The picosecond lasers, Q-Switched Nd: YAG and Alexandrite
are pigment lasers developed to remove black, red and other colours of tattoo
pigment, certain brown growths and birthmarks from the skin. Picosecond lasers are
a new generation of pigment lasers that treat superficial pigmentation such as freckles
and lentigines; deeper pigmentation such as Hori’s and Ota Naevus as well as
green, sky blue and black tattoos. These lasers operate in the ultrashort picosecond
domain and complement other lasers and light devices (e.g. Q-switched Nd:YAG laser,
intense pulsed light device) in the treatment of pigmented lesions.
Repeated laser treatments are often necessary depending on the
indication. The tattoo or pigmentation will be treated at intervals of two months
or longer until either the pigment is removed or further improvement is deemed
Solar lentigo (sun spot) on the cheek
Nevus of Ota (pigmented birthmark) on the cheek
Number of treatment sessions required
The number of treatment sessions generally required are as
Nature of pigmentation
Naevus of Ota
1 - 3
2 - 3
3 - 5
4 - 6
7 - 10
7 - 10
7 - 10
The above information serves only as a general guide. There is no guarantee
that the pigmentation/ tattoo will be totally removed at the end of the treatment
Colour of tattoo and response to treatment
Response to treatment
With the Q – Switched Alexandrite Laser
What happens during Pigment Laser Treatment
Treatment of the pigmented skin lesions is usually done in
stages under topical anaesthesia, which is often applied for about 1 hour
before the procedure.
Your doctor will precisely target the pigmented lesion to be removed
with the laser. When the laser hits the skin, you may feel a pricking pain, somewhat
like a rubber band snapping on the skin. The pain is usually bearable and
short-lived. An icepack can be used to minimise the pain immediately after the
What happens after Pigment Laser Treatment?
Pigment laser treatment often causes mild damage to the superficial
layer of the skin (epidermis). This appears as redness and swelling soon after
the laser procedure and lasts for several hours.
You may experience some burning discomfort for several hours after the
laser treatment. Pain and discomfort can be relieved by taking painkillers (e.g.
2 tablets of paracetamol) and by using an ice- pack.
The laser wound should be cleansed gently with sterile normal saline solution.
Prescribed antibiotic ointment should then be applied to the treated areas
twice daily for 5-7 days or until the surface wound is totally healed.
Showers are permitted but gently pat the area dry and avoid further
injury to the healing skin.
Over the next 5-7 days, superficial scabs which form over the treated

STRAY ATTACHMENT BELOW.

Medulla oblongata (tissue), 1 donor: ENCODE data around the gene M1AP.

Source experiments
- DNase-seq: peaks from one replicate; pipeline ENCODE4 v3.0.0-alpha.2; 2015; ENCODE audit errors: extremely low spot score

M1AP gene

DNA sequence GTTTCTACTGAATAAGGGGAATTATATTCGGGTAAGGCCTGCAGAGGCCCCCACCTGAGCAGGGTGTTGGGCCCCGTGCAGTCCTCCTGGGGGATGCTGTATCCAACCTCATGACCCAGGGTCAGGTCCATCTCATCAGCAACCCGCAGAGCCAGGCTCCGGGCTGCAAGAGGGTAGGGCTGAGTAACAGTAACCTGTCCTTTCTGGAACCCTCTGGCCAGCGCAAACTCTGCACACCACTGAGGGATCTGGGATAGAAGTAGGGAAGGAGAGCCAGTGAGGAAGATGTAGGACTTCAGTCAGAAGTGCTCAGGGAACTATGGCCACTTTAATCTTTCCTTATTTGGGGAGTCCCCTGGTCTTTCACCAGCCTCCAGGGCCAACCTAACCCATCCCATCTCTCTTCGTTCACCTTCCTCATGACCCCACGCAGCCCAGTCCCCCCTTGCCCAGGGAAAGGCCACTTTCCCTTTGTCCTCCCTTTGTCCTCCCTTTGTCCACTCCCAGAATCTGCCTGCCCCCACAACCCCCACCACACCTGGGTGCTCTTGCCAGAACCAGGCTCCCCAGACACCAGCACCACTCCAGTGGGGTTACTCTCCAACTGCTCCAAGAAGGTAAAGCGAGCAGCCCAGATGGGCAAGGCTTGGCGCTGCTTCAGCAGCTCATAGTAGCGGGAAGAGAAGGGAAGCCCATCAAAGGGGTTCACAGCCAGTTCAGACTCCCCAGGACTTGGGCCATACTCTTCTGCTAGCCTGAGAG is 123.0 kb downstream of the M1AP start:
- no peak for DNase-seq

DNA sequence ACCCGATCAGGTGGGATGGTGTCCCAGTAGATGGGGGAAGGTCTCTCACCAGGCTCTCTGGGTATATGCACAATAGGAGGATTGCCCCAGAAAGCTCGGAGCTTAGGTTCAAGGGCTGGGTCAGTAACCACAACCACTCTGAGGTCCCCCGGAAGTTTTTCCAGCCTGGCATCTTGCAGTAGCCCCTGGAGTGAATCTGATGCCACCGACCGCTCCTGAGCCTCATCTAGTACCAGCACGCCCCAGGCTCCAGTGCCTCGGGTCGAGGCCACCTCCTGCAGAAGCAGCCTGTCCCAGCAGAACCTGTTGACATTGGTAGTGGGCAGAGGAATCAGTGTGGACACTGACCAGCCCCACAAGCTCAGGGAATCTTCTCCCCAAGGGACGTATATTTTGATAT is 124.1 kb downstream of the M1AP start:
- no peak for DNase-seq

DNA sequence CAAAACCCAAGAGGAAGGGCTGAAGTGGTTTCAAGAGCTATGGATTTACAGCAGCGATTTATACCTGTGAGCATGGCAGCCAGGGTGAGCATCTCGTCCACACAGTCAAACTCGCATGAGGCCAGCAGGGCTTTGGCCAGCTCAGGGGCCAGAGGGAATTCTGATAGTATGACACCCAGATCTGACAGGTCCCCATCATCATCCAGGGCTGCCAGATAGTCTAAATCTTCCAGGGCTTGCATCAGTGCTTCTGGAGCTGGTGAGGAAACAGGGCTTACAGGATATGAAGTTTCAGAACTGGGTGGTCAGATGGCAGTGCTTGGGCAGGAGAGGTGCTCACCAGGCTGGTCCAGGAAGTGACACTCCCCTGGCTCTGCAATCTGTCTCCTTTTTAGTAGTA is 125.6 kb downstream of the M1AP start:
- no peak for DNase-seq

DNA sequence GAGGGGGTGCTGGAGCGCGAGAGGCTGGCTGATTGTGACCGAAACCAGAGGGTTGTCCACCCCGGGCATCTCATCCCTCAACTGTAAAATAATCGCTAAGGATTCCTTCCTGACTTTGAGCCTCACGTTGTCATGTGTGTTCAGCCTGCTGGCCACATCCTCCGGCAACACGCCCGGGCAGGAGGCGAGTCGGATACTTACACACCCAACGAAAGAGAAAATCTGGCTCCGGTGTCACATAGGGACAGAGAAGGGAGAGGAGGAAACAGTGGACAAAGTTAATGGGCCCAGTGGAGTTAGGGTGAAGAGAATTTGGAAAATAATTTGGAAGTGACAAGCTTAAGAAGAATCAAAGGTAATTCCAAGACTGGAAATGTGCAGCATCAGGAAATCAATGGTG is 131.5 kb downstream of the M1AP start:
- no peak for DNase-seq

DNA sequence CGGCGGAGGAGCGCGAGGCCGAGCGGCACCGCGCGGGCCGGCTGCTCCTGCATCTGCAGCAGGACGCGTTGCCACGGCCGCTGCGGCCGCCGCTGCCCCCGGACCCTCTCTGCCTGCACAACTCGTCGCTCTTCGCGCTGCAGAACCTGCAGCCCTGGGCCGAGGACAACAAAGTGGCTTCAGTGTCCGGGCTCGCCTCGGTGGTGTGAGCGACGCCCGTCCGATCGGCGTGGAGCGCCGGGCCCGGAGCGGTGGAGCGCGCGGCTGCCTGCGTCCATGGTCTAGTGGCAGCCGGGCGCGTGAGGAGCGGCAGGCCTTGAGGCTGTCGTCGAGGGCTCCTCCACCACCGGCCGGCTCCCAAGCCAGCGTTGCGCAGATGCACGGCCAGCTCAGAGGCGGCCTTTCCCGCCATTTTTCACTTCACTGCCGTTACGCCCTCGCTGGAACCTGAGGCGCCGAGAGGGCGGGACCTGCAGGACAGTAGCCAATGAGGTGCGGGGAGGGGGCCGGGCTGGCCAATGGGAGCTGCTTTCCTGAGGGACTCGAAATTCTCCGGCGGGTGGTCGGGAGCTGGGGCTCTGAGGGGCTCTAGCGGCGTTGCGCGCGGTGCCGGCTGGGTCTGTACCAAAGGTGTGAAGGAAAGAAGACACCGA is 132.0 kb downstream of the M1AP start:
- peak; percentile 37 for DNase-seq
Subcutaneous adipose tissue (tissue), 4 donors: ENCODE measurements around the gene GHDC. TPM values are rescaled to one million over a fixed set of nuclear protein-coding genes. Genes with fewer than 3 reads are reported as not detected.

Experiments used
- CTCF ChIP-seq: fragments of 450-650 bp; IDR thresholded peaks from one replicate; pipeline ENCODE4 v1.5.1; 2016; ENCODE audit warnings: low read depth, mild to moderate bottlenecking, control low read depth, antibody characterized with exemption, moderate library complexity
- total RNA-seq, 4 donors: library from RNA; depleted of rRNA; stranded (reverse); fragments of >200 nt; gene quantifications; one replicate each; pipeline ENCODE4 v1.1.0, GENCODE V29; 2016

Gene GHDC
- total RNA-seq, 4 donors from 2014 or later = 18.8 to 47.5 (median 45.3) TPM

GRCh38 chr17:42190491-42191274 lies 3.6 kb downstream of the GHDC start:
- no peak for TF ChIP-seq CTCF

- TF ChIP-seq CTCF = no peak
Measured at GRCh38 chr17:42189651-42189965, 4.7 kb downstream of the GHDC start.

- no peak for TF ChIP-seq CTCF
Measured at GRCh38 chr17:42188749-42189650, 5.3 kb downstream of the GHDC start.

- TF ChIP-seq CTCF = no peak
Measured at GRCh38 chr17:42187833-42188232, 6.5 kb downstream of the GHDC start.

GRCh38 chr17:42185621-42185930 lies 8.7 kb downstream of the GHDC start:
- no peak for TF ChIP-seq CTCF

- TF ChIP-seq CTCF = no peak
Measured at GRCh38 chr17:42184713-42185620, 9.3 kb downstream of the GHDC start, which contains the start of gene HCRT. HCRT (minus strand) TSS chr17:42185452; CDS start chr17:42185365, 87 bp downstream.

areas will fall off by themselves. It is important not to pick at the scabs as
this may result in infection and scarring.
If the laser is used to treat a deeper pigmentation using a deeper
penetrating laser wavelength, superficial pin-point bleeding on the surface of the
skin may result instead of superficial scabs. This will take 3-5 days to heal.
not rub, scratch or pick at the treated area.
Do not apply make-up and avoid swimming and contact sports until the
scabs disappears (usually 5-7 days).
If the treated area shows signs of infection (tenderness, redness,
swelling or pus), consult your doctor or nurse-in-charge, Laser Suites, National
Skin Centre for further advice and management.
Over the next 3-6 months, avoid direct exposure to the sun and use a
broad spectrum sunscreen daily to reduce the risk or severity of post-laser hyperpigmentation.
Is it safe?
When performed by a trained dermatologist, pigment laser treatment is a very safe procedure with minimal risk of permanent scarring. In most people, the treated area loses its pigment (hypopigmentation) and becomes lighter in colour than the surrounding skin temporarily. The skin colour usually returns to normal over the next 2-4 weeks.
Increased pigmentation (hyperpigmentation) may occur after the lasered skin has healed (post-inflammatory hyperpigmentation). It is usually seen 2-4 weeks after the laser treatment and is often made worse if skin is exposed to the sun. This post-laser reaction is temporary but may take 4-6 months to gradually fade. Your doctor may prescribe a skin lightening cream to help clear this post-laser pigmentation faster.
Scarring is a very rare occurrence from pigment laser treatment. It may
result from skin infections following the laser treatment. Textural changes with
hypopigmentation may appear after laser tattoo removal. This is usually
transient but may rarely be permanent. It is important for patients to report
to their doctor immediately if there is prolonged pain, redness, tenderness and
oozing of the laser-treated skin. To minimise the chances of scarring, it is
important that you follow the post-laser skincare instructions carefully.
Persistence of tattoo or pigment
Some tattoo ink or pigment is located too deep in the skin
to be removed completely in spite of repeated treatments. Vague spots of colour
may remain after treatment. There may be some ink colours that change colour or
darken in response to the laser and others that simply will not respond to this
laser. It may not be possible to completely remove all tattoo and skin
pigmentations with this laser. If this situation arises, there may be other treatment